As the clock ticks down on 2019, it looks as if the government will not shut down and the Pentagon will end the year with a fiscal 2020 budget, even though it’s almost three months late. So let’s look ahead to the new year.
Will the mergers continue? The Raytheon-United Technologies megamerger is expected to close in the first half of 2020. It’s unlikely the Pentagon will oppose the deal. So what’s next? Just this week, Leidos announced it would acquire Dynetics (more on that below). For reference: Here’s a list of the major defense mergers and acquisitions since 2015.
Who will build the Navy’s new frigate? The bidders are Huntington Ingalls Industries, Austal USA, Lockheed Martin, Fincantieri Marine, and General Dynamics Bath Iron Works. The Navy is planning to award the $20.5 billion, 20-ship deal in July. Here’s a handy Congressional Research Service backgrounder about the project. Still TBD: how will unmanned ships and submarines count toward the Navy’s 355-ship goal?
What happens to the defense budget? Congress this year passed a budget deal that would allocate $740 billion to defense for 2021, which in real terms is a bit less than the $738 billion defense is expected to get in 2020. After three years of substantial growth, will the defense budget plateau? Experts and defense CEOs seem to think that’s the case. Oh, and there’s an election in November, which could change a lot.
Will Boeing’s 737 Max problems affect its defense business? The company’s defense executives have said no, but this week’s announcement that the company would stop building its once-popular, now-grounded 737 MAX raises that question yet again. Temporarily pausing production while regulators evaluate fixes to the plane is expected to affect the planemaker’s suppliers. While 2018 saw a series of major Boeing wins, 2019 was mired by more problems with the KC-46 tanker. Still, Boeing should deliver about 30 tankers to the Air Force this year. Boeing did not bid on the $85 billion program to replace the Air Force’s intercontinental ballistic missiles, leaving the job to Northrop Grumman. Boeing said the contract favored Northrop. Will it challenge the Air Force in court? Also, will Dennis Muilenburg, who was fired as chairman earlier this year, keep his job as the company’s CEO?
What policy changes are in store? A lot could happen even before November’s election. Troop levels in the Middle East and Afghanistan appear to be in flux, which will affect Pentagon purchases. Then there’s North Korea and its recent threats to send the U.S. a Christmas gift that might include new weapons tests. Will Congress change the federal budget process? Will the Pentagon change how it pays contractors? How will the Pentagon manage the standup of the Space Force?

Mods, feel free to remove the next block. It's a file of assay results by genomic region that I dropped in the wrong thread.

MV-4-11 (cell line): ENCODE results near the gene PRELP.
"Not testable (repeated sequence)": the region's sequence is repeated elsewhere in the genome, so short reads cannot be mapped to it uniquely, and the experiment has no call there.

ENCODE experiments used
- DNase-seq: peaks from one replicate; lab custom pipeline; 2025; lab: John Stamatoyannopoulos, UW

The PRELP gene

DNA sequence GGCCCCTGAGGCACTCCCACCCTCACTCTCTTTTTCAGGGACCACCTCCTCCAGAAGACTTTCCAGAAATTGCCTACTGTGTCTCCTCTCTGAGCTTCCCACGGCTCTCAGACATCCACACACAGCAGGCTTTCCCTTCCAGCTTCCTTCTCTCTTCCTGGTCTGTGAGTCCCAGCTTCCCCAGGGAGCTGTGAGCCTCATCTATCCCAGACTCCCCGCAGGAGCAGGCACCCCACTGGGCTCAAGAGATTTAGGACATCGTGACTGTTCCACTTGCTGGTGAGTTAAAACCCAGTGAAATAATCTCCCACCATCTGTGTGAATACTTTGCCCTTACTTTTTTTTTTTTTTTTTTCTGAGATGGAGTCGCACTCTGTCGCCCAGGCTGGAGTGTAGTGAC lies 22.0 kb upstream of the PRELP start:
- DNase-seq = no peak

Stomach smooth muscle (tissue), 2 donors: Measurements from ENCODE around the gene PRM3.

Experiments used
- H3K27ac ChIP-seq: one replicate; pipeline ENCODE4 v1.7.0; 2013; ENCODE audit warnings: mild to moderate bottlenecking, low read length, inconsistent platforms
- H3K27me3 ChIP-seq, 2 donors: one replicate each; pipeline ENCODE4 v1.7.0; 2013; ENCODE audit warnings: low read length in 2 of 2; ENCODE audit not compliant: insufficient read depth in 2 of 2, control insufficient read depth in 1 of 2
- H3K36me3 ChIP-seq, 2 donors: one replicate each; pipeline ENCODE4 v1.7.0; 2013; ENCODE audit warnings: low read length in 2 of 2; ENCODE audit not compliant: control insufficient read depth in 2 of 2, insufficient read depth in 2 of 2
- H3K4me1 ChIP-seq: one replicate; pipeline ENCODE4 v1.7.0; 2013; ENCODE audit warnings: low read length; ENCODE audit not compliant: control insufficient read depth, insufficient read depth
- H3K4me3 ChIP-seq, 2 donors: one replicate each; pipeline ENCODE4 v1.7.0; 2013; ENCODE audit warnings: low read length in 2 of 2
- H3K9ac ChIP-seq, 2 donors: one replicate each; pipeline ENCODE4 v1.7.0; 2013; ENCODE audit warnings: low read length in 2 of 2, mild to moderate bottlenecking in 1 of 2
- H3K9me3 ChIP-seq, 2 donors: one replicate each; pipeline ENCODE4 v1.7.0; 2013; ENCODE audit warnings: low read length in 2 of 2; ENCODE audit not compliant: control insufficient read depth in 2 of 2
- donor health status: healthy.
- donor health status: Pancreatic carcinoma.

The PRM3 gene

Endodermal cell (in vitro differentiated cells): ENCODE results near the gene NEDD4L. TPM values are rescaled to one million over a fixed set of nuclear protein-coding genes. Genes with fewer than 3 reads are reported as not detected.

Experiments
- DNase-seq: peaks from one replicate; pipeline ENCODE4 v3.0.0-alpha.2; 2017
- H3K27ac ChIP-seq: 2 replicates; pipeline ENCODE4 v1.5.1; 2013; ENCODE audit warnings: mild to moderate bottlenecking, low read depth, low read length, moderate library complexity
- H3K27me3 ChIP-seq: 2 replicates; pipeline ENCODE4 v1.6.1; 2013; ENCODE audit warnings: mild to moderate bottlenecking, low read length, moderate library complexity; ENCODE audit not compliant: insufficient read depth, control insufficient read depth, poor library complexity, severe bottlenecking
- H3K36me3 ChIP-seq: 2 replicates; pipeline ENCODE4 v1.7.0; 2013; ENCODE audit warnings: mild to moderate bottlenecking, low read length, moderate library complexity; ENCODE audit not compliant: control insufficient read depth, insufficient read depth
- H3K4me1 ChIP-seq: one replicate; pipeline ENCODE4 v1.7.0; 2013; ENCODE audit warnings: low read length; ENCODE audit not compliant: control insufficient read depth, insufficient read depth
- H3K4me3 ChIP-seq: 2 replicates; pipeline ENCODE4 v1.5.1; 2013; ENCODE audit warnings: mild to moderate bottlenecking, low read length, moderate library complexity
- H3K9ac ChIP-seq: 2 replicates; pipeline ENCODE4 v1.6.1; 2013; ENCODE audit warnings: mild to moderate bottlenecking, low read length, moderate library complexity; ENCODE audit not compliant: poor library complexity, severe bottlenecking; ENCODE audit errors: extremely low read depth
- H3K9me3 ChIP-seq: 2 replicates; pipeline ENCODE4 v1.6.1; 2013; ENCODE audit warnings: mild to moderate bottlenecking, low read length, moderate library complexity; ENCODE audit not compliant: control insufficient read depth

Also: Will Pete Maverick break the rules but come out on top? Top Gun: Maverick is scheduled to hit theaters in June. Paramount Pictures dropped its second trailer for the film on Monday. Enjoy!
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Leidos to Buy Dynetics for $1.65B
We introduced you to Huntsville, Alabama-based Dynetics in 2014 and have written regularly about how they have punched above their weight, building technology for some of the Pentagon’s high-profile projects, like hypersonics, directed energy, swarming drones, space and small munitions. After months of rumors that the company was up for sale, Leidos won the contest. The transaction is expected to close in the first quarter. From then, Dynetics will operate as a wholly owned subsidiary run by its current CEO Dave King.
Why it matters: Leidos just bought its way into one of the hottest Pentagon markets. Now it will have the challenge of turning “science projects” into programs of records, likely with competition from larger prime contractors. “The deal continues a trend of blurring of business lines by services-focused defense contractors who are moving more into product segments,” wrote Byron Callan of Capital Alpha Partners in a Dec. 18 note to investors. “Leidos is not a stranger here, given its work on the DARPA Sea Hunter autonomous naval vessel on simulation products.”